Teacher: Don't interrupt. Who's teaching in this class, you or me?

Student: You are. You are the Teacher, so take it.

Teacher: Thank you.

Does it mean "so continue" or "so do it" ?

  • 6
    Could you edit your post to provide more details? What is the source of this dialogue? What was the surrounding context? And have you copied/transcribed it correctly? See Details, Please and the Contributor's Guide (Asking) for more tips and examples.
    – Em.
    Commented Aug 23, 2020 at 6:07
  • 1
    It could mean 'take the class' (where take means teach, lead the class). Commented Aug 23, 2020 at 7:43
  • 3
    It sounds incredibly rude and therefore a little unbelievable. The context would help clear it up. Commented Aug 25, 2020 at 0:46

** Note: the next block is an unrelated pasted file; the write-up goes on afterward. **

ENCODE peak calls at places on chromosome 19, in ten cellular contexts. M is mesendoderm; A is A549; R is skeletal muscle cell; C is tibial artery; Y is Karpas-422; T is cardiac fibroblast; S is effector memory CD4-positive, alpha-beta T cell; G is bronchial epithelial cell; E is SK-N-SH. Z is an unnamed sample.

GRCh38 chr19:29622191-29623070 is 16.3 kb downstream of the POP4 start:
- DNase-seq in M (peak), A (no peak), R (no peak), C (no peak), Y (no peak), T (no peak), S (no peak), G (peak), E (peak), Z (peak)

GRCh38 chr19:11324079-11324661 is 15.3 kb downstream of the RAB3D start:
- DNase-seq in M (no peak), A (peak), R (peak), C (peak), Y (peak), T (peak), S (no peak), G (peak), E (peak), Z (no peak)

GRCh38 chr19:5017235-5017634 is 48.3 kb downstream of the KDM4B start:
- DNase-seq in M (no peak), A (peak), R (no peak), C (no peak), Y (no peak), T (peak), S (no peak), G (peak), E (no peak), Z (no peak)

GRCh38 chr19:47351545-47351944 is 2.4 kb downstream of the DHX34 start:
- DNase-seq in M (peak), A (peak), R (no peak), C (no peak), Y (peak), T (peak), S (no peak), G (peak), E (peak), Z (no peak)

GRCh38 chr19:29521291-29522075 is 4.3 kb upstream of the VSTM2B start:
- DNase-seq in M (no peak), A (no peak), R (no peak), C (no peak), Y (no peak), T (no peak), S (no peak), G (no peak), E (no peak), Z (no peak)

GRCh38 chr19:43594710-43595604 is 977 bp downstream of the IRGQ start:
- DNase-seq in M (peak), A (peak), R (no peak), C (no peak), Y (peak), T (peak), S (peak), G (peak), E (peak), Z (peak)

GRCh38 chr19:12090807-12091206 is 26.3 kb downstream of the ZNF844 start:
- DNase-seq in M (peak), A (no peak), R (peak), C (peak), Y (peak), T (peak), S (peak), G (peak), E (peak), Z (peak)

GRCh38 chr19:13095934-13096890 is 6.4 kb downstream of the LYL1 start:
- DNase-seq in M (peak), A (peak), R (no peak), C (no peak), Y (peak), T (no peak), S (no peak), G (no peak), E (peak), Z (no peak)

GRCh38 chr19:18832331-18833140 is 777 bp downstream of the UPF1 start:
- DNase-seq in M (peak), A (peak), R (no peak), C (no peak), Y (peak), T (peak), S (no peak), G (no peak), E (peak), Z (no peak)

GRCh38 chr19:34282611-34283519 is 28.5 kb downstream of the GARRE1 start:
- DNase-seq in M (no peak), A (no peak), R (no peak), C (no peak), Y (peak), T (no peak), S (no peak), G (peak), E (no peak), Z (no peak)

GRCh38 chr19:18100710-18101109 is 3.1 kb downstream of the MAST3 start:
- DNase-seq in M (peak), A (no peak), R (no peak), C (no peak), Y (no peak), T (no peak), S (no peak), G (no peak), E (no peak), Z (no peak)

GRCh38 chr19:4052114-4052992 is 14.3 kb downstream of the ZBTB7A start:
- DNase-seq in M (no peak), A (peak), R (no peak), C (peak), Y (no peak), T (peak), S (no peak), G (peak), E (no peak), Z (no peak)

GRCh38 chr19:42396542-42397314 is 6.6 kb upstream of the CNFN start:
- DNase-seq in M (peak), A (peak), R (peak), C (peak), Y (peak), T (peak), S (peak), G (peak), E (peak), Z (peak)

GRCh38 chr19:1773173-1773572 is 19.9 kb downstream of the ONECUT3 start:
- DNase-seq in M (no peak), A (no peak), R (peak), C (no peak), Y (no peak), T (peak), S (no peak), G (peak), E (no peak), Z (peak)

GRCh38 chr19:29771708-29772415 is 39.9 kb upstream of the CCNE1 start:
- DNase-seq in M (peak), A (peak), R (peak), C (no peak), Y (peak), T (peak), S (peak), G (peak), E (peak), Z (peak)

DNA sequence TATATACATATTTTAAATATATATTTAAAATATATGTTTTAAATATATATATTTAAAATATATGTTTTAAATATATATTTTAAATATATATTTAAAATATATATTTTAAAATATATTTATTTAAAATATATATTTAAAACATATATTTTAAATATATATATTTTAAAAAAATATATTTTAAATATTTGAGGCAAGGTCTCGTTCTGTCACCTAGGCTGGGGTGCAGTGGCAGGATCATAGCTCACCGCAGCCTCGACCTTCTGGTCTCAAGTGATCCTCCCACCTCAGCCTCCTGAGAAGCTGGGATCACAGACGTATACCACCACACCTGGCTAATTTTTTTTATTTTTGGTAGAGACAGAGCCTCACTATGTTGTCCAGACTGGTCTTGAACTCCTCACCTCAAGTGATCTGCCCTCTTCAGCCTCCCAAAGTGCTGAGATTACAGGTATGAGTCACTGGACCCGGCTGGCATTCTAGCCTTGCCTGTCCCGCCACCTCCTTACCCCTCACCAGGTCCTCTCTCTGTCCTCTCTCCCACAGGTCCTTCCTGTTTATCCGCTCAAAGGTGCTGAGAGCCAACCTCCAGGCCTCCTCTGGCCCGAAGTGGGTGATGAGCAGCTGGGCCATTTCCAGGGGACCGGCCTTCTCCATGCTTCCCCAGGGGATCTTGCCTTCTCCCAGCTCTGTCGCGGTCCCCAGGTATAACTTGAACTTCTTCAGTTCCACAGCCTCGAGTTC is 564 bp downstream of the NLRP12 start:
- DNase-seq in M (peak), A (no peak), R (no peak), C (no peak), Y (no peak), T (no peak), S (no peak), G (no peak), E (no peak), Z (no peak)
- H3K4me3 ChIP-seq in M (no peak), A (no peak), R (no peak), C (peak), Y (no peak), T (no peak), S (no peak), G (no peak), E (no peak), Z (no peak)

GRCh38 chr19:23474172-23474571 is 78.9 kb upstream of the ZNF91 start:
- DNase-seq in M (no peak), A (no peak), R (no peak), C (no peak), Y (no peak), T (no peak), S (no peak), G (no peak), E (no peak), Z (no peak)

1 Answer 1


I often here such phrase in a combination with “there”. For example:

I will get you started and you take it from there

In this case the second person assumes the responsibility for something that is not mentioned.

Another example that I can remember is a case with a popular American band the Ramones. Sometimes Joey Ramona was making some speech on the stage and right before the song start he used to say “Take it Dee Dee”. And Dee Dee Ramona usually screamed something like “1, 2, 3, 4” and the ban would start playing. It happens around the 10th second on the video below:


So it this case, I see it in the same way. Joey has said everything we wanted and then he “passed the word” to the band and invited them to start playing.

In your case, I believe that the student was again “passing the word back to his teacher”. The student interrupted the teacher and then passes the word back. To my mind, it looks like it is “so continue”. Although, the student sounds very rude too me, too.

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